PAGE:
Environmental Manager of the Regional Council of South-Karelia Matti Vaittinen, fisherman and also actor Jasper Pääkkönen and Executive Director of the South Karelian Recreation Area Foundation Hanna Ollikainen are ready for some real action! © Regional Council of South Karelia
Hiitolanjoki River in Rautjärvi, South Karelia, is home to Finland’s last remaining stock of original and fully natural landlocked salmon. Landlocked salmon, the provincial fish of South Karelia, are more attractive to fishing enthusiasts than any other fish species in the inland waters of Finland.
Hiitolanjoki River holds considerable economic potential to the region. In addition to high-quality fishing tourism, the cultural historical values of the area and cross-border cooperation with Russian actors provide a good framework for the development of tourism.
Barriers to the upstream movement of migratory fish will be removed
The South Karelian Recreation Area Foundation is acquiring the hydropower plants at Kangaskoski and Ritakoski and corresponding real estate from Hiitolanjoen Voima Oy. The freeing of the rapids on Hiitolanjoki River has taken decades of work that has involved not only the authorities, but also numerous foundations, associations, companies and private individuals whose unending belief in a free Hiitolanjoki River is finally leading towards a long-anticipated outcome.
As a result of the acquisitions, the South Karelian Recreation Area Foundation will own all the dammed rapids that have acted as a barrier to upstream movement in the Hiitolanjoki River: the power plants at Ritakoski, Lahnasenkoski and Kangaskoski, as well as their corresponding facilities. The dams at the power plants will be dismantled and the rapids restored, resulting in the additional formation of new breeding sites for Ladoga salmon and trout, as well as free upstream movement to extensive headwaters.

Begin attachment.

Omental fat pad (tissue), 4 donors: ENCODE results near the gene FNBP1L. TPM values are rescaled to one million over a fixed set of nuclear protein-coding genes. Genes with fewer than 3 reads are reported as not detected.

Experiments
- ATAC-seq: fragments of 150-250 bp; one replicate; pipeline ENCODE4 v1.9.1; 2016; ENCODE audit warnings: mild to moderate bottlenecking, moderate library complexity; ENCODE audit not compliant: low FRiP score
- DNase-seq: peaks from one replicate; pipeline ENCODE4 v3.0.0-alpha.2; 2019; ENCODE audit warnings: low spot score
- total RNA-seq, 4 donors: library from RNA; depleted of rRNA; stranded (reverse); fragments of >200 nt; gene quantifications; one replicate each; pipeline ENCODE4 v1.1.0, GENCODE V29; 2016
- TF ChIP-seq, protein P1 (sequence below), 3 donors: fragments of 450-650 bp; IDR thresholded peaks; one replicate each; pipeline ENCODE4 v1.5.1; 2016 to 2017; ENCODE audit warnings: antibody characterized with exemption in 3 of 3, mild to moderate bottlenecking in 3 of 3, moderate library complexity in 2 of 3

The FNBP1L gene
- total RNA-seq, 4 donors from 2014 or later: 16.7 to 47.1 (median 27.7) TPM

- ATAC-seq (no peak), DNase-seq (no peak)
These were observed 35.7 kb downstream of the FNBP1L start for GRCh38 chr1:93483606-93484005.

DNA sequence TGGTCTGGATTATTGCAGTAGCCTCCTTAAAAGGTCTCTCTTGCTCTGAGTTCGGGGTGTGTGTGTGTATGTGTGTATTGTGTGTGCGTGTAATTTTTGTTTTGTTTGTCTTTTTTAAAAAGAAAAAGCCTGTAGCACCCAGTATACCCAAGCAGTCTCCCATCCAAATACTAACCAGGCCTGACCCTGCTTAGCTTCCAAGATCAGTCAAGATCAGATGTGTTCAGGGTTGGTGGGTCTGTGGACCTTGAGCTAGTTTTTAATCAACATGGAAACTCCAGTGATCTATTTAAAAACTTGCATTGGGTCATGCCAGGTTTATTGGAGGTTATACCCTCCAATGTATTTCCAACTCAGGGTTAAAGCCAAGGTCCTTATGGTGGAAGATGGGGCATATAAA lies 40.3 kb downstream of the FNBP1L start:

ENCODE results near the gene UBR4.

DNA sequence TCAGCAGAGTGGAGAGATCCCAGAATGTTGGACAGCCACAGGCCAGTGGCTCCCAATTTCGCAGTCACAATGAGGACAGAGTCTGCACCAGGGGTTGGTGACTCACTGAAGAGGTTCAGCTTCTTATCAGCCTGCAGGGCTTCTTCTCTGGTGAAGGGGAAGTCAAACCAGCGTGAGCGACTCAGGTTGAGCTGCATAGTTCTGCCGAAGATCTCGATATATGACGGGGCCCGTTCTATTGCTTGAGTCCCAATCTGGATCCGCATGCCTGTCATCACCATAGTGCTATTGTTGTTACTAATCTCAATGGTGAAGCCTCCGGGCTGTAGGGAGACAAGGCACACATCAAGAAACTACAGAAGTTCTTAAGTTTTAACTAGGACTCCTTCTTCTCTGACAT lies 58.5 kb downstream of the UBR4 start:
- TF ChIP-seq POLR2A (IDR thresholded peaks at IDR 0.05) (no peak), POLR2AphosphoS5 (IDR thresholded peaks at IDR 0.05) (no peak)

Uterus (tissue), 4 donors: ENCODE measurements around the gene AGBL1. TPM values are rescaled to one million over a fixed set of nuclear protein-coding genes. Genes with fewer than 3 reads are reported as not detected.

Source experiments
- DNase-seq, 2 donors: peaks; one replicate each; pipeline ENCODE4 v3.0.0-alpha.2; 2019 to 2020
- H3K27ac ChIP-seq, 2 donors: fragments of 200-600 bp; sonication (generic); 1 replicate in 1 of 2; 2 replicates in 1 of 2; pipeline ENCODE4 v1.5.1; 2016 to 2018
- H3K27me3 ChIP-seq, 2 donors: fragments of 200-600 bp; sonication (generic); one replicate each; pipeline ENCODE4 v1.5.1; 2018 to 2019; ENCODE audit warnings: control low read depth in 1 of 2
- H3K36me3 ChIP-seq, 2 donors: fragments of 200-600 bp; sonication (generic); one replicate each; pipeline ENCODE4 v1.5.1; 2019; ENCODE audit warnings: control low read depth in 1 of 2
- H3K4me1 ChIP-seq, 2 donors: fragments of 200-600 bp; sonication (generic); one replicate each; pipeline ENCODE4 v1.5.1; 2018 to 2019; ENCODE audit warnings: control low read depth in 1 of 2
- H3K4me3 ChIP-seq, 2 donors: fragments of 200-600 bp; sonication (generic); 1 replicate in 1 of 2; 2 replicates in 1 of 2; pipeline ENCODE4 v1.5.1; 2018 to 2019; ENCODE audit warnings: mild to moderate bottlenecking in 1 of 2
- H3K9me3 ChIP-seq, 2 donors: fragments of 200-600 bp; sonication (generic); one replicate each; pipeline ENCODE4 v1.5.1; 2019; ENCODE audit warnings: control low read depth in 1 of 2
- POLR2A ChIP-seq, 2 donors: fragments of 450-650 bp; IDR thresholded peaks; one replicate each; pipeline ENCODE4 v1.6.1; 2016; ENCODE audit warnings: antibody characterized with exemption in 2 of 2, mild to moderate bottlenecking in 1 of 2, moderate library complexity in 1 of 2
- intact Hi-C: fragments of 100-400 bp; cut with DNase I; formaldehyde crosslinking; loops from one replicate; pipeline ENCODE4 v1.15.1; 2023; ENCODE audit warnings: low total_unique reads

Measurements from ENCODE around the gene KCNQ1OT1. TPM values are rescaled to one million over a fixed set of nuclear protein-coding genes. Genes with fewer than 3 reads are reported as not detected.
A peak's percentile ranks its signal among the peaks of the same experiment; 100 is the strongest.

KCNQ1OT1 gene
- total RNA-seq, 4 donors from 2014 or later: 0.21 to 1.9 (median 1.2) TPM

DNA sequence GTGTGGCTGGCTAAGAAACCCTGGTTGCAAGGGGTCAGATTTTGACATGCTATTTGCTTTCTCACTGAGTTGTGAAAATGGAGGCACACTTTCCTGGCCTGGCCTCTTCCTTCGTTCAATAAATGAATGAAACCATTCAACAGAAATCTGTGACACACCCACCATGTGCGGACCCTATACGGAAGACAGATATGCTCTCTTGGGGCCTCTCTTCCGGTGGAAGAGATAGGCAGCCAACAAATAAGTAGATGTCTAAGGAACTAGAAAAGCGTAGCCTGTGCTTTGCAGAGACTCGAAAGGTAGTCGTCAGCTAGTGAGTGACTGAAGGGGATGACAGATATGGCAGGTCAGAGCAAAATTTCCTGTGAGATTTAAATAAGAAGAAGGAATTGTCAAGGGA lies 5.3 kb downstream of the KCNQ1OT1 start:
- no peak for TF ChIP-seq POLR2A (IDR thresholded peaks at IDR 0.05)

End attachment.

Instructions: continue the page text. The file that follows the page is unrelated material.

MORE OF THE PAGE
“This restoration project will come to consolidate the position of natural landlocked salmon in Finland, as well as multiply the current salmon production on the Finnish side of Hiitolanjoki River.“
A FREE HIITOLANJOKI RIVER
Three new flowing rapids
With a combined descent of 18 meters, the rapids at Ritakoski, Lahnasenkoski and Kangaskoski will form an exceptionally stunning passage in Southern Finland, which of course will also include the already free-running rapids at Uudensillankoski, Rapukoski and Ali-Juvankoski, located upstream.
Free rapid areas for migratory fish will also open on the Torsa Trail in Silamusjoki River and Torsanjoki River, as well as in numerous other small streams.
“In the grand scheme of things, the dismantling of dams is an important practical measure that can also contribute to curbing the global loss of natural biodiversity. The work involved in restoring the viability of fish stocks is rewarding since fish as a group of species are very effective at reproducing when they are merely given a chance! The recovery in the wild reproduction of endangered fish has primarily only been observed in rivers where there are no barriers or they have been bypassed or removed.” says Sampsa Vilhunen, Program Manager, WWF Finland
FINLAND’S MOST SIGNIFICANT LANDLOCKED SALMON RIVER